All children - boys and girls alike - need to be prepared for this
challenge. There is a statistic to the effect that 45 percent of all
pornography accessed on the Internet is viewed by women. It's hard to
believe, but it points to a change in our society. I've seen this
change myself, in what we do. The sexualization of our society has
affected both genders. With so many sleazy messages around for our
children to imbibe, it's important that Dad is always on approachable
(and proactive) source of good, clean wisdom on the subject of sex. It
is not your wife's job to have "the talk." Both your daughter and son
need to get a balanced, wholesome male perspective as well.

4. Be a good role model.

Where there's no model, there's a vacuum, and it will be filled. When
"moral America" was decrying Marilyn Manson for his satanic and
aggressively vulgar music, he said something to the effect that "if
you will not raise your children, I will." Powerful point. You have to
be a role model for your children and you have to be a good one. The
most powerful influences children will ever have are their parents.
Please, don't choose to abrogate your responsibility by transferring
it to the school, church, or sports coach. It's not their
responsibility; it's yours.

5. Stay tuned in to their world.

Always be aware of what your children are feeding themselves - their
music, their friends, their movies, their life. Go to a movie with
them. Watch the cartoons on TV. Read a book before you let them read
it. Listen to their music - stop, listen, and read the lyrics. If your
child is depressed, it may be because they're listening to songs with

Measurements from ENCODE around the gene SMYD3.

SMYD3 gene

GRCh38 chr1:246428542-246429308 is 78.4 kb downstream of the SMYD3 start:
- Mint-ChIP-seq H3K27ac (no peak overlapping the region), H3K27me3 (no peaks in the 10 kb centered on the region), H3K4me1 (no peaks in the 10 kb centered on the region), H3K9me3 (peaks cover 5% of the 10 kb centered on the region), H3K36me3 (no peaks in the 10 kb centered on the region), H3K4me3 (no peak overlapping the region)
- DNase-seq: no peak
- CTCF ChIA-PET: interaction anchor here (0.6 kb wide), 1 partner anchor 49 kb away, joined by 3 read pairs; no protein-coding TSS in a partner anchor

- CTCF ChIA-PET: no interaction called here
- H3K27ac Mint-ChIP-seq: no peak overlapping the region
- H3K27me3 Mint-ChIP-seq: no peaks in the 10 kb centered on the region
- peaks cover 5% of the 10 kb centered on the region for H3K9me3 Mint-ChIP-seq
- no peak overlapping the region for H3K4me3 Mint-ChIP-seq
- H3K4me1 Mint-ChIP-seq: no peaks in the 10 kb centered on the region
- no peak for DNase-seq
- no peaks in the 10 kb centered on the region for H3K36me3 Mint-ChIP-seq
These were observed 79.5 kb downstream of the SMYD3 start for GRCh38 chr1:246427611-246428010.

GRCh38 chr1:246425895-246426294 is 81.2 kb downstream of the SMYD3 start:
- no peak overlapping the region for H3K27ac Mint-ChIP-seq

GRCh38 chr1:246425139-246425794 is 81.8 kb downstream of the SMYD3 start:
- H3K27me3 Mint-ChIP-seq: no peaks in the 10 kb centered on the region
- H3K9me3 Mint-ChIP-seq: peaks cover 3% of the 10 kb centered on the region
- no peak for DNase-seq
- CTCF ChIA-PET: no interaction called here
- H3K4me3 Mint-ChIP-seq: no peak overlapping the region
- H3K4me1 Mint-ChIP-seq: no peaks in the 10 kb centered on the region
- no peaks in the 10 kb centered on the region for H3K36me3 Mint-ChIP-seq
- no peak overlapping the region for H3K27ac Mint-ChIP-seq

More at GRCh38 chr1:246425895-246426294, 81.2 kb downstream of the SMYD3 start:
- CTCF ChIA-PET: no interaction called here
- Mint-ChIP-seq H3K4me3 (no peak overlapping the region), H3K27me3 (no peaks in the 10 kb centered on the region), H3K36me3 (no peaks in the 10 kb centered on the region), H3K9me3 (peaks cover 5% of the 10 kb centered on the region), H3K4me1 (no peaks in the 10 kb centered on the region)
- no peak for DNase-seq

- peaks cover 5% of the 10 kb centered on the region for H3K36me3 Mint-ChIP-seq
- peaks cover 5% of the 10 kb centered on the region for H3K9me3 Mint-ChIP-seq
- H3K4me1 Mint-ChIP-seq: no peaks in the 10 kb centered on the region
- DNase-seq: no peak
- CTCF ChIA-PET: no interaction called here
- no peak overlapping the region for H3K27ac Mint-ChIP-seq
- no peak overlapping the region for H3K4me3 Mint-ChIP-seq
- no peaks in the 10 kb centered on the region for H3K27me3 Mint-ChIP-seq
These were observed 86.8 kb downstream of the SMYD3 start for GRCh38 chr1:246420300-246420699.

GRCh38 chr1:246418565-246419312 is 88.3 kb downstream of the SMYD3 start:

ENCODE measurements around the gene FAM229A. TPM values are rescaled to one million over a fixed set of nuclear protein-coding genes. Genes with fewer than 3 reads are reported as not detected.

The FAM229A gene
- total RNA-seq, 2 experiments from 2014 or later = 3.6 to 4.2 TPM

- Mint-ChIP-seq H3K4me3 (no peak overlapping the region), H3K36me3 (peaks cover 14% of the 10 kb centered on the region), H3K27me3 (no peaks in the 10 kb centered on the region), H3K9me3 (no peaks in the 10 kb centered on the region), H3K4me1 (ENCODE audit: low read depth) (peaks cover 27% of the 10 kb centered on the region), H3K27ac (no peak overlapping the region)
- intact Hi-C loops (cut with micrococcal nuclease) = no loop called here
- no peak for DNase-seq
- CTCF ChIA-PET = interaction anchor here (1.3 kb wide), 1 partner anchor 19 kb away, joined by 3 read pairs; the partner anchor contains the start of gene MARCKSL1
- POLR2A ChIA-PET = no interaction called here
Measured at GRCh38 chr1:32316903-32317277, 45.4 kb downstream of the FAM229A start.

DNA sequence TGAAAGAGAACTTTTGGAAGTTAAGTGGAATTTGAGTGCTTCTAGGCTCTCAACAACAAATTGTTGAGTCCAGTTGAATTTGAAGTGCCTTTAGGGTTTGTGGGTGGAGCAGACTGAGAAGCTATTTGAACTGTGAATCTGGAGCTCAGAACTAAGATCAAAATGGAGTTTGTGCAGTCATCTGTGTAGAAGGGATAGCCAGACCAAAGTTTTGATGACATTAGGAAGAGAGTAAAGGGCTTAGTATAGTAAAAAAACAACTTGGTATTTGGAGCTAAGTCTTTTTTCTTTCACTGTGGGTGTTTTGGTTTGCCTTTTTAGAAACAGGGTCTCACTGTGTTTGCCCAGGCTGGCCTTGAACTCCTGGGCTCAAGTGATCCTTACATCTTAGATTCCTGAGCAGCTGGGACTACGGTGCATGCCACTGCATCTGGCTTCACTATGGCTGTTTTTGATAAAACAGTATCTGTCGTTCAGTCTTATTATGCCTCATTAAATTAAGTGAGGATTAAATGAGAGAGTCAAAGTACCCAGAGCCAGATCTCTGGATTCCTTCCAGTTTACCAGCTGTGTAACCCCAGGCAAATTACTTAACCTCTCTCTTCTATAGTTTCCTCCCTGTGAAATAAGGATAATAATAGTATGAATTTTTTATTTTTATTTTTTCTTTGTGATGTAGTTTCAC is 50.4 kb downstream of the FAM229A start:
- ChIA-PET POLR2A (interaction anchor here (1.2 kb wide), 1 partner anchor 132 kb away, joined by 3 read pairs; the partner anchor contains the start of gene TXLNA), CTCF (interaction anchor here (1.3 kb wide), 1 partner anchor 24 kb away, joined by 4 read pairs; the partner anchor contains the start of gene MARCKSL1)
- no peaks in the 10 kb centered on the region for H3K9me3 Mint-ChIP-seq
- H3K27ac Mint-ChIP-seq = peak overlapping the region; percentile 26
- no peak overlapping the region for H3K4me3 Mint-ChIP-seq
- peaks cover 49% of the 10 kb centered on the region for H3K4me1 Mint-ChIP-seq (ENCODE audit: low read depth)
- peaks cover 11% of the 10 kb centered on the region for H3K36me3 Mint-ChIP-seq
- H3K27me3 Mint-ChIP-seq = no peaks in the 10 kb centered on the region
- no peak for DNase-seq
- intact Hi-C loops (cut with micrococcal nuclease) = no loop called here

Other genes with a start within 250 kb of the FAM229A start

suicidal lyrics. Find out what they're plugging into their ego. You'll
have to take responsibility for setting limits on it, too. Control
that stuff.

If ever there was a "home invader;" it's the TV. A parent said to me
recently, "We have a television in all the bedrooms and our son always
goes to sleep with it on - it's a great babysitter."

Well what is little Johnny going to sleep with between the hours of
7:30 and 9:30 at night? It ranges from hard-sell advertisements to
programs full of sexual and violent behaviors. You are giving this
invited, non-regulated "guest" permission to enter your family and
feed your children whatever garbage a pervert producer deems fit for
so-called "adult" programming.

If your children watch TV two or three hours every night, that adds up
to 14 to 21 hours each week. This box-shaped "guest" invades and
influences the behavior and morality of your children - the internet
is another familiar "guest" these days. Add 30 hours a week of school
teachers and school kids and you have up to 51 hours of external
influences on your children. How many hours per week of wholesome,
loving parental influence do they get to balance out the others? It's
your responsibility to set limits and be consistent about them.

6. Pray for your children and yourself.

It's vital that dads take spiritual responsibility by praying for
their kids, their marriages, and their life. You should be constantly
asking God for His protection over your family. He'll listen. He'll
respond. It is absolutely vital.

If you don't know how to ask God's favor on your family and friends,
give us a call. We'll put you in touch with someone who will help. I
cannot overstress the importance of a father praying for his family.
When Dad's praying, Heaven moves and hell shuts up.

One thing I'm constantly surprised by is the myth that women are more
spiritual than men. People who make these sorts of comments must think
the Bible is complete fiction. The Bible is predominantly about the
spiritual journeys of men as they battle to establish the Kingdom of
God and redeem their families.

God created you, a man, first, because He wanted to establish a divine
order - you in close relationship with Him, prepared and equipped to
take care of the family He has given you. Christ is Prophet, Priest,
and King to the Church. A father is the same thing to his family.

Materials from Helping Guys become men, Husbands, and Fathers, by Dr.
John King, copyright 2006